Novel ideas

Once again I am thinking I am going to take the NaNoWriMo challenge. The goal is to write a complete novel between November 1 and November 30.

Thousands of people do this each year, although I’m not sure how many write their novels as daily public blog entries. What I like about writing a novel as a series of blog posts is the aspect of shared discovery — you find out what happens pretty much when I do.

Ideas are bubbling in my head, but I don’t want them to do more than bubble. Rather, I’d like to see how the novel unfolds over the course of the month as the characters tell me who they really are and what they want to do.

I am thinking I will incorporate various thoughts and ideas from commenters on this blog (some of you have made some wonderful comments). Other than that, I will do my best to stay out of the characters’ way as they go about their business.

On the map

I am currently staying on a friend’s boat in L.A. Out of curiosity, I decided to find out exactly where this is. Thanks to Google Maps, I now know that I am writing these words inside the boat at the center of the below satellite photograph:

I’m tempted to walk outside with my computer onto the deck and wave to the sky, then look at my computer to see whether little me shows up on the satellite image. Of course I know this isn’t how it works, but the illusion is intriguing.

As Moore’s Law continues its inexorable march, some day soon the technology may very support just this scenario. But if I can always get a live feed of myself wherever I am in the world, so can everyone else. Is that really something I want?

Things will ramp up even further if millions of people start wearing the descendants of Google Glass.

How will we negotiate this as a society? Will extend laws that shield privacy, or will we simply change our way of thinking about the whole topic?

Maybe simply existing in the world will come to be thought of the way we currently think of accepting an invitation to a social event: If you didn’t want people to see you, you shouldn’t have come to the party.

Under development

To: AMC Television Networks programming management
Re: New series development

We believe that we are on the trail of an exciting new series concept, although the exact title remains elusive. Following are some of the more promising ideas we have been batting around.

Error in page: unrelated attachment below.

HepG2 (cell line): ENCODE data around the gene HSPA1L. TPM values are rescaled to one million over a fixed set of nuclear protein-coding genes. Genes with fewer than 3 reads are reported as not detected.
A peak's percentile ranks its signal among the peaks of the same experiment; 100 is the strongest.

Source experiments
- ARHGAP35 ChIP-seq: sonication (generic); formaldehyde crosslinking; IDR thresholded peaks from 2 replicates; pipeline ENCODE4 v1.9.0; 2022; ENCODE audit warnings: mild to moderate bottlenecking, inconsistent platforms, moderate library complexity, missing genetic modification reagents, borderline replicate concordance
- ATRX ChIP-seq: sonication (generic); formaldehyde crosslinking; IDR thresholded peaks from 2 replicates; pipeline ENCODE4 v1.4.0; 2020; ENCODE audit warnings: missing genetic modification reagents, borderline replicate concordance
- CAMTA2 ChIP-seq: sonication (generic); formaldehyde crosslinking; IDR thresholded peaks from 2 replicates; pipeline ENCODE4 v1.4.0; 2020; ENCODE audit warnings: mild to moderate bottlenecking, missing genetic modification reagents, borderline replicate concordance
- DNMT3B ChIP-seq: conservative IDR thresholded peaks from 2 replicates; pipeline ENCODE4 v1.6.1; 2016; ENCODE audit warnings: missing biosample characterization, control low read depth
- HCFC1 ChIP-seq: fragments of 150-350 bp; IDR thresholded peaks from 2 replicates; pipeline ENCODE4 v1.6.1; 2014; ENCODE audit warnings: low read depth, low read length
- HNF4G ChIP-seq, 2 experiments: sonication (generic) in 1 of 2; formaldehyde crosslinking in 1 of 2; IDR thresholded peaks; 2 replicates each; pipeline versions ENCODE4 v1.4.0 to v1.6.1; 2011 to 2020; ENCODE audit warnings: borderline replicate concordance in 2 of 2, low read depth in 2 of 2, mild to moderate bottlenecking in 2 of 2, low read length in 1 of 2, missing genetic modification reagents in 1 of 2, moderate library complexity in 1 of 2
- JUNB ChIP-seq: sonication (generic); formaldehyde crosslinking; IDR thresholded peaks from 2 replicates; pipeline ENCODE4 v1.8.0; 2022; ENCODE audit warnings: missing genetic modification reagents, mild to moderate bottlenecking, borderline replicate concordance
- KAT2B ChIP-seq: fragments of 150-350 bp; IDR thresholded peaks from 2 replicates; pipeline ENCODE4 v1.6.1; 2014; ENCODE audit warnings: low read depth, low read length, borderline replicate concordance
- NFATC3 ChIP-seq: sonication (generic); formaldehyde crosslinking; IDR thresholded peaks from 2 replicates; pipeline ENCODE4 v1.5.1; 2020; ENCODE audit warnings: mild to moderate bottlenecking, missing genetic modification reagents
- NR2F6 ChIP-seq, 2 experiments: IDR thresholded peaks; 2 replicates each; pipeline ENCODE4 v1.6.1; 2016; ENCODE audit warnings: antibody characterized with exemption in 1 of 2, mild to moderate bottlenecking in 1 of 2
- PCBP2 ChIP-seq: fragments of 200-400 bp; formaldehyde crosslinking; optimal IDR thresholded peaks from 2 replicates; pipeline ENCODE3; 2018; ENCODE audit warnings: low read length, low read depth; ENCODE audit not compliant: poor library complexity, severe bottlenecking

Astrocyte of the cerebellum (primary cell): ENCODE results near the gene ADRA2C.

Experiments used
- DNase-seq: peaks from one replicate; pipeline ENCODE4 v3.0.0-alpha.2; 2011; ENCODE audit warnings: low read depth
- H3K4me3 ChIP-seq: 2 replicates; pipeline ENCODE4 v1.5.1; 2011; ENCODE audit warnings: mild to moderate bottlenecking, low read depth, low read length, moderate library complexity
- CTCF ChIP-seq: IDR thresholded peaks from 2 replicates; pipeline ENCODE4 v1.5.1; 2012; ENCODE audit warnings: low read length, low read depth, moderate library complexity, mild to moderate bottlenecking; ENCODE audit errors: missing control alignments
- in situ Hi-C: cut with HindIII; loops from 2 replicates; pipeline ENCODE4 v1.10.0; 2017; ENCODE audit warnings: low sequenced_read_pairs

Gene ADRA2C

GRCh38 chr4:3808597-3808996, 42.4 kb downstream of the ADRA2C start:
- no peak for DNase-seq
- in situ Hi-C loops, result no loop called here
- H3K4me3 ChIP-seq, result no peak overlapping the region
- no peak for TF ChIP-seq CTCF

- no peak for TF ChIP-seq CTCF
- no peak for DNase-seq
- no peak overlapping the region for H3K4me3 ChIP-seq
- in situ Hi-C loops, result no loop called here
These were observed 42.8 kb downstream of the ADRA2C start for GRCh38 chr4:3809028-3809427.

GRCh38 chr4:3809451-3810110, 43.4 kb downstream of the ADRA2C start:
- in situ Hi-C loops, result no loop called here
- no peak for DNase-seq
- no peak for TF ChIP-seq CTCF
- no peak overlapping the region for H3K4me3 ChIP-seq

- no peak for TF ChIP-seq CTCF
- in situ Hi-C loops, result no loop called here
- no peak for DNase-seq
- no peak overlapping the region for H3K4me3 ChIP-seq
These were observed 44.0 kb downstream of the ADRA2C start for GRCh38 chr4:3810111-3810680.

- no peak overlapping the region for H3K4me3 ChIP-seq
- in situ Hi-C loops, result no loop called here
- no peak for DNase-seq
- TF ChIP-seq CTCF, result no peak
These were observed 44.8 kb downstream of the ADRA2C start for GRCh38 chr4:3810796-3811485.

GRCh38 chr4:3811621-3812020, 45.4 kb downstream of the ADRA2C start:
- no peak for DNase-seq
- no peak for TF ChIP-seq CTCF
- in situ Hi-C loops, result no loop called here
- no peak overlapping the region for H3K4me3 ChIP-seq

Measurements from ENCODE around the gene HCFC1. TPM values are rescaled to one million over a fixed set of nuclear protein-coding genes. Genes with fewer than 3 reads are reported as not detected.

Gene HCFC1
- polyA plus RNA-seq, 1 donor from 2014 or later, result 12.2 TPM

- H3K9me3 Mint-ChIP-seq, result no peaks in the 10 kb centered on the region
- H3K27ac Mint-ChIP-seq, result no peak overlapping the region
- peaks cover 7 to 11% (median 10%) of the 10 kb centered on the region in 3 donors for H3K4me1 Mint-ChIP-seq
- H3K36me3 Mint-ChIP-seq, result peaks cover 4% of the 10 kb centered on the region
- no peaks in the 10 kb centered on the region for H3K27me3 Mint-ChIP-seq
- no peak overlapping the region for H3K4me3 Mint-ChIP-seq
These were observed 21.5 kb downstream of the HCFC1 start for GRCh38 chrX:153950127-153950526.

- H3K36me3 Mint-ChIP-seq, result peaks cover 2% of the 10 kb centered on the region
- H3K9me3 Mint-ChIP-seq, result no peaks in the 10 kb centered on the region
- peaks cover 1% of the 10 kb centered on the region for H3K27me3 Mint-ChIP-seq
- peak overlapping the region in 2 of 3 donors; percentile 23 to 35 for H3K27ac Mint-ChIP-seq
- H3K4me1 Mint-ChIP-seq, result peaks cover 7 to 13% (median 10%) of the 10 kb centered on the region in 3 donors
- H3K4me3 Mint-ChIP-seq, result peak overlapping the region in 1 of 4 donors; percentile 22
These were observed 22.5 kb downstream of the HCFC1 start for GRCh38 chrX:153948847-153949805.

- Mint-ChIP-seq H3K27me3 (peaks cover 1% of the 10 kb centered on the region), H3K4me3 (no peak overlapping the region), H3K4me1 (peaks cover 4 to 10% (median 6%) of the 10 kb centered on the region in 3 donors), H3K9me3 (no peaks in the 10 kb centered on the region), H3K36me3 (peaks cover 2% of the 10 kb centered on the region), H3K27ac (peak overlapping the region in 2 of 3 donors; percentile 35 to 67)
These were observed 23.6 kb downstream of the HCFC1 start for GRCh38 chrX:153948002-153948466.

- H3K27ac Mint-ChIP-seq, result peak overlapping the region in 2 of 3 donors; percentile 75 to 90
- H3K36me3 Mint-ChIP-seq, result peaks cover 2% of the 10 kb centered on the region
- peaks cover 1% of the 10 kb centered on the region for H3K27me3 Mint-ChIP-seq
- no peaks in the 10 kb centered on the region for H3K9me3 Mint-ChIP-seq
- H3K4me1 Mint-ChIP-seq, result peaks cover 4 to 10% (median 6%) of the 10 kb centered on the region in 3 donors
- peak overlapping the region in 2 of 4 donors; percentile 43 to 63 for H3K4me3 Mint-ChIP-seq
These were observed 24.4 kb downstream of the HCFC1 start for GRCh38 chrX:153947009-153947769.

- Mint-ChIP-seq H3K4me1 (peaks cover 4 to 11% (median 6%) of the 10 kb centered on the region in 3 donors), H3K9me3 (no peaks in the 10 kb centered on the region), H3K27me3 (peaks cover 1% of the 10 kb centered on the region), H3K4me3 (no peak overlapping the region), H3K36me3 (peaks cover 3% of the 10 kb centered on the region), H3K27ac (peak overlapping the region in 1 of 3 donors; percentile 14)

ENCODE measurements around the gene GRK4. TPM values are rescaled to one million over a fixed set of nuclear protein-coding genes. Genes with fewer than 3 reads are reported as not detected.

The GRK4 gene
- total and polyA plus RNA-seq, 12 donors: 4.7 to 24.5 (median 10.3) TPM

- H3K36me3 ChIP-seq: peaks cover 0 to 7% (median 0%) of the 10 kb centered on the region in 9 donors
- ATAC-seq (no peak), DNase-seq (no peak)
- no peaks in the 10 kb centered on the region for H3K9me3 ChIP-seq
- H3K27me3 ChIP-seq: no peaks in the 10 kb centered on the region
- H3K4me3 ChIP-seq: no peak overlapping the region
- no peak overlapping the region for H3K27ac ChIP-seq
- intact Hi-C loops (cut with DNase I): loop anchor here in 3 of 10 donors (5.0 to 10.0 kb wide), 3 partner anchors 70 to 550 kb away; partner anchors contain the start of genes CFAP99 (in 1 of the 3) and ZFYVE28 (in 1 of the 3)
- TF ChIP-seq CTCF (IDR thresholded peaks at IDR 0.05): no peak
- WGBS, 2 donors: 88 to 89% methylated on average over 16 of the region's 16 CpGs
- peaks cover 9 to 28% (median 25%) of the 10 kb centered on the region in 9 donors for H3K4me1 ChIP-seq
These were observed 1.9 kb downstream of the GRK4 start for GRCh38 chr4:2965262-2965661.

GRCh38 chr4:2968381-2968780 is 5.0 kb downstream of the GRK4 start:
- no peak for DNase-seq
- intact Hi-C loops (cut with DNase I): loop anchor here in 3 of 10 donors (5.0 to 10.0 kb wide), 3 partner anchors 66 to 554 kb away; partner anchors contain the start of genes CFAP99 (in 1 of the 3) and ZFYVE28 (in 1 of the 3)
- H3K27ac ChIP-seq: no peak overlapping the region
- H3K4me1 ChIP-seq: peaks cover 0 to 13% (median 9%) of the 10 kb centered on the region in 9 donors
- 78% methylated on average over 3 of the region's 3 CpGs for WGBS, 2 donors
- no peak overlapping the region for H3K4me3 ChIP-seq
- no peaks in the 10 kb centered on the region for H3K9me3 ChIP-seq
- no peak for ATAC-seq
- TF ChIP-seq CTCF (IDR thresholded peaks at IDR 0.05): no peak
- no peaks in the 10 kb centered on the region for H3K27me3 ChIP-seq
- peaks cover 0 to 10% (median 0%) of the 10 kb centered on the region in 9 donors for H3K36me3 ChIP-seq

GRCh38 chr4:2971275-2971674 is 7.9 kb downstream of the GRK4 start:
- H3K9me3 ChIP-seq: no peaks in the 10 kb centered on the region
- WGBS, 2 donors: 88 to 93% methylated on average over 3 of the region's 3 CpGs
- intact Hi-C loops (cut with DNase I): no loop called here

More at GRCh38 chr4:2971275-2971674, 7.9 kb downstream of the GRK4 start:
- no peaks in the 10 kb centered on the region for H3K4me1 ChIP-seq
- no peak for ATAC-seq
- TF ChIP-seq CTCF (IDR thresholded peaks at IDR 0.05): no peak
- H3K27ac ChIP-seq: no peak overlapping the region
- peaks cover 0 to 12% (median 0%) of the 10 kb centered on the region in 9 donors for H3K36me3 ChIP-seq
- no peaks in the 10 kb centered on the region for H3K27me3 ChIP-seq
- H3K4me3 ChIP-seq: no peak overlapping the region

As always, your suggestions and feedback are welcome.

The writing staff

The Gawking Dead: The recently deceased rise from the grave and stare at us.

The Stalking Dead: The dead crawl out of cemeteries everywhere, and proceed to follow us around. But we never see them because they are really good at remaining unnoticed.

The Sporking Dead: A strange fog descends upon the earth. When it has lifted, millions of recently dead people are found wandering the cities and the countryside, clutching eating utensils. Scientists are unable to determine whether these utensils are spoons or forks. Panic ensues.

The Hawking Dead: Zombies return from the dead and try to sell us stuff. [Editor’s note: There may be opportunities here for product tie-ins. Also, has anyone contacted Stephen Hawking’s people?]

The Dworkin Dead: A mysterious world-wide virus causes the dead to return to life en masse with a raised feminist conscience. Half of them wage war upon the other half, whose consciences they feel have not been sufficiently raised.

The Walken Dead: All over the world, dead people rise from their graves and begin doing impressions of Christopher Walken. After only a week of this, everyone else has committed suicide, and civilization as we know it comes to an end.

Fast forward

When I was growing up, a TV show was something you watched gradually. Each week you would wait patiently for a particular time slot, and only then would you get to see the further adventures of your favorite fictional characters.

The arc of any given make-believe universe could take five or even seven years to run its course, during which everyone on the show would slowly get older. For example, actors who started as children would gradually grow up, week after month after year, and end up playing the young adult version of their character.